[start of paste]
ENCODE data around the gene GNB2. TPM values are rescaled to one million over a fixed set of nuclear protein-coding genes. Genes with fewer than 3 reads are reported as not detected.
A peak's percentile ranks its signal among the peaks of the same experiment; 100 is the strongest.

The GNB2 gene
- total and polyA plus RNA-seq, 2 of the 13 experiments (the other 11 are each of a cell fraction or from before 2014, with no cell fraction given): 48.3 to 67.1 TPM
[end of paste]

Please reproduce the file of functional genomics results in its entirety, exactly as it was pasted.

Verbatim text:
ENCODE data around the gene GNB2. TPM values are rescaled to one million over a fixed set of nuclear protein-coding genes. Genes with fewer than 3 reads are reported as not detected.
A peak's percentile ranks its signal among the peaks of the same experiment; 100 is the strongest.

The GNB2 gene
- total and polyA plus RNA-seq, 2 of the 13 experiments (the other 11 are each of a cell fraction or from before 2014, with no cell fraction given): 48.3 to 67.1 TPM